dangerous balance

balance

I've been thinking a lot about the concept of balance. Whenever we juggle a lot of things, various roles, and projects, the advice we get from one another, and from society is: balance. "You have to find a balance," people say whether they're talking about motherhood, professional life, dating, family, hobbies, teaching, research etc. I've been struggling this year with the transition from graduate student life to the dailyness of what it means to be in this profession, in this department, at this university. I watched Cheryl Ball's and Kristin Arola's From "They Call me Doctor" to Tenure a collaborative conversation and narrative on the move from finishing grad school to tenure track positions and beyond. Almost every person who offers advice mentions the word balance. As I listened to the conversations and the advice I found myself growing annoyed by these words of wisdom and wasn't completely sure why.

So, I started brainstorming on a notepad. I wrote balance in the middle and free associated all the different emotions, ideas, concepts that the word brought to mind. It ended up looking something like this:

balancenote

Implicit in my notes are fear and guilt, or perhaps more accurately, shame. Of course, shame has been on my mind as I'm reading Brené Brown's I Thought It Was Just Me: Women Reclaiming Power and Courage in a Culture of Shame but I think it fits appropriately here as a consequence of the concept and pressure to be balanced. Brown asserts that our culture teaches about shame as it shows us what is acceptable and what is not. As I think about my reaction to the word balance, I begin to see that what I am resisting is the idea that I should find a balance and that not being balanced is not acceptable, and when things are not level then something is wrong... something is wrong with me because I cannot balance. And those feelings are exactly what Brown is talking about in her conceptual definition of shame:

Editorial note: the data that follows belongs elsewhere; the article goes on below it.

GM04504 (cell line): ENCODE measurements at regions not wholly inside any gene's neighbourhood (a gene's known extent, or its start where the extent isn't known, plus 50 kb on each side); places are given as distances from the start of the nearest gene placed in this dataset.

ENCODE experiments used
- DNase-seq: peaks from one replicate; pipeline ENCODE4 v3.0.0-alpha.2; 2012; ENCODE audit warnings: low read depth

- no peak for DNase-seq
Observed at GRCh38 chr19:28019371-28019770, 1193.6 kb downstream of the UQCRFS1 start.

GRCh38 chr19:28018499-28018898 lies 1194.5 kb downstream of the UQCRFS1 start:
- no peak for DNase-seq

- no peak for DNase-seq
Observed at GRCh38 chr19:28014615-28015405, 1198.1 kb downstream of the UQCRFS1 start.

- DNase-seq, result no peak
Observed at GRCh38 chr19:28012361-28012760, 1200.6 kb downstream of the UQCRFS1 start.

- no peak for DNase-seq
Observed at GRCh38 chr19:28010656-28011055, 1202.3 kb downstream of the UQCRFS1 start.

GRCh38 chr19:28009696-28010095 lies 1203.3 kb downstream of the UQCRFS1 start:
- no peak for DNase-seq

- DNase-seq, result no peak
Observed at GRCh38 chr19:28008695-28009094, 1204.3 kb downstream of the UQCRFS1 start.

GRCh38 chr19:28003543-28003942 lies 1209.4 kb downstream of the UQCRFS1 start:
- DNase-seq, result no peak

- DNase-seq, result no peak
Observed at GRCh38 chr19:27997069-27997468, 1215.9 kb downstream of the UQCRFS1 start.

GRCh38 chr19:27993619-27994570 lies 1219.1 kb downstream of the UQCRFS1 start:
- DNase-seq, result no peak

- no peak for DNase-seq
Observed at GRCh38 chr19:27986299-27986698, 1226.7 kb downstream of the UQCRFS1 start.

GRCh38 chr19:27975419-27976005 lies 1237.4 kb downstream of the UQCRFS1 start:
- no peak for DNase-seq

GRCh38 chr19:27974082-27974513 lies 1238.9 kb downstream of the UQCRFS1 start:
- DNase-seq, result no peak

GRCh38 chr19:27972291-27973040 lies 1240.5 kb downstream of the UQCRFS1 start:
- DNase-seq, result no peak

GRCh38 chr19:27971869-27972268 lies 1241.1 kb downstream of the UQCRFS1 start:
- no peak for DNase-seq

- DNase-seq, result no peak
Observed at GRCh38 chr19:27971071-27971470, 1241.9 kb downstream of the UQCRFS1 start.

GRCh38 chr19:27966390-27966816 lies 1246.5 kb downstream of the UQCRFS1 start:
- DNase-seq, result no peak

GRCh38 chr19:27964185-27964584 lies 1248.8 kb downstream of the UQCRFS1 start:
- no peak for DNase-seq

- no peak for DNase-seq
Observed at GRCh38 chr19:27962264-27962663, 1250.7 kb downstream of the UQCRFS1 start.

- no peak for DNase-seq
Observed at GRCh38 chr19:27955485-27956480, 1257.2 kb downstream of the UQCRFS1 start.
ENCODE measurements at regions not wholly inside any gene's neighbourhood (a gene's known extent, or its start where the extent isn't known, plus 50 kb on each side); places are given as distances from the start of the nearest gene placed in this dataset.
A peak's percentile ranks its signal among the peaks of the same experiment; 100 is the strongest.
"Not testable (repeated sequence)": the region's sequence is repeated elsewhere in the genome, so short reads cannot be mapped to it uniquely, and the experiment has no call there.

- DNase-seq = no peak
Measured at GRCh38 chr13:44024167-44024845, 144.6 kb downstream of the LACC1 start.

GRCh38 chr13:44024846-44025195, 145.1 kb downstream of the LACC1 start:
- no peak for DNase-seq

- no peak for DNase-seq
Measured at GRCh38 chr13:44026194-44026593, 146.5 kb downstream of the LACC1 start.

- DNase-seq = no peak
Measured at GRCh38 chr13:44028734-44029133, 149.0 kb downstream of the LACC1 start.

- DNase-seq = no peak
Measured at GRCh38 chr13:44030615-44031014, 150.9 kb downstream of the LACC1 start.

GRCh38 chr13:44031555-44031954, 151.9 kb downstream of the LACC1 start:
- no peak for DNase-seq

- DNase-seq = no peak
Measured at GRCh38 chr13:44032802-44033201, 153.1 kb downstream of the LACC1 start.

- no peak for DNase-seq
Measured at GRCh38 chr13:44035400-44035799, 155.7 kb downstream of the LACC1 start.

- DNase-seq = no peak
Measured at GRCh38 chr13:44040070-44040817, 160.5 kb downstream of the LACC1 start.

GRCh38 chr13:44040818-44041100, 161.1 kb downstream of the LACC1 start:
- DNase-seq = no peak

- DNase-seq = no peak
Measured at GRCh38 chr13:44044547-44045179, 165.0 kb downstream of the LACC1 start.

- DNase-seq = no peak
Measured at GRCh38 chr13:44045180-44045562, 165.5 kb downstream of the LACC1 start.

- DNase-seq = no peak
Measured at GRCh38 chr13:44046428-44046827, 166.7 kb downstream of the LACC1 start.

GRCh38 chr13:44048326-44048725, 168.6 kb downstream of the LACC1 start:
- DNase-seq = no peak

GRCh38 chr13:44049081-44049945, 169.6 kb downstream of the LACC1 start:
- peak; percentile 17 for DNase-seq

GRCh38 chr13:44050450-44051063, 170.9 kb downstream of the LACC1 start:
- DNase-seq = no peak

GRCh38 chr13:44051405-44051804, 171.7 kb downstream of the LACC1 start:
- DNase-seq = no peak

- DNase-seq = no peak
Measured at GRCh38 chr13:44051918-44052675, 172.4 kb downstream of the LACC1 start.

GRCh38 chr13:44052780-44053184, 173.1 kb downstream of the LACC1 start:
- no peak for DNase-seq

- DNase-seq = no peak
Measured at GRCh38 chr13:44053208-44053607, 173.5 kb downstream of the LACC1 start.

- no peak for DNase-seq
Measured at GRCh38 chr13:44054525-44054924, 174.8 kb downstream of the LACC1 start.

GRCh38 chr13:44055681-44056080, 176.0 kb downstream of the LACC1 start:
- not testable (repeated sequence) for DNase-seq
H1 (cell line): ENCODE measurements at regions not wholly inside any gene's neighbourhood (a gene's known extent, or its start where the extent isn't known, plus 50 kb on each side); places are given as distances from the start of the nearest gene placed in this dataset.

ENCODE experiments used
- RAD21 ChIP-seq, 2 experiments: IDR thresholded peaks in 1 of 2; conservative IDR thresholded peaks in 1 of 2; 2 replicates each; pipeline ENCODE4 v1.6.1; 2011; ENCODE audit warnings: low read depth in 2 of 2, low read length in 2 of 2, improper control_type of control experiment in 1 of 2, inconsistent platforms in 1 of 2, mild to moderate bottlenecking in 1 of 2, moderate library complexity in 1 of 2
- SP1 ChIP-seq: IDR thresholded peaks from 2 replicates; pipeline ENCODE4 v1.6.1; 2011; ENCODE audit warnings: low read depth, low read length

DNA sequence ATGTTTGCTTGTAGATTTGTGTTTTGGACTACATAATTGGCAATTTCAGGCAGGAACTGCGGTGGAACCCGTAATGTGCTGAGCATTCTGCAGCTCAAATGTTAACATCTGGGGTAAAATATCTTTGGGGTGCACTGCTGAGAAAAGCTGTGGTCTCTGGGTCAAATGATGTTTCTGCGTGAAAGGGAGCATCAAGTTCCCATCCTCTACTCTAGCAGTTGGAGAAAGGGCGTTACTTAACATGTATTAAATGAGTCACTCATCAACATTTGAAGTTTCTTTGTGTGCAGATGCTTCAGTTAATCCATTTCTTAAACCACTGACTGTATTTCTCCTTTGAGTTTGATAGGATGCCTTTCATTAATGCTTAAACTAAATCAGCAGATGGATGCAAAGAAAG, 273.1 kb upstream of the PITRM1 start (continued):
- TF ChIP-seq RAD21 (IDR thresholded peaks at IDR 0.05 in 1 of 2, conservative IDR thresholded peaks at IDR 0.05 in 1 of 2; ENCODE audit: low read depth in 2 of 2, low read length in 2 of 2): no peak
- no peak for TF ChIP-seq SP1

Shame is the intensely painful feeling or experience of believing we are flawed and therefore unworthy of acceptance of belonging.



She goes on to explain how shame makes us feel alone because we feel so different, so much more flawed than everyone else. And this is why I think the narrative of balance is dangerous, because it 1) assumes that balance can be achieved, 2) implies that balance is in some way inherently positive and 3) implies non-balance must be bad. I think this is particularly dangerous for women who have been told that you can have it all: career AND family. While it is true that women have opportunities today that previous generations have not had, the pressure to be successful in more than one arena is overwhelming. Yes, maybe we CAN have it all and maybe even some of us can do multiple things very well but what about those who find it difficult, who feel like they're constantly walking a tightrope? "Don't fall." and Don't admit it's hard.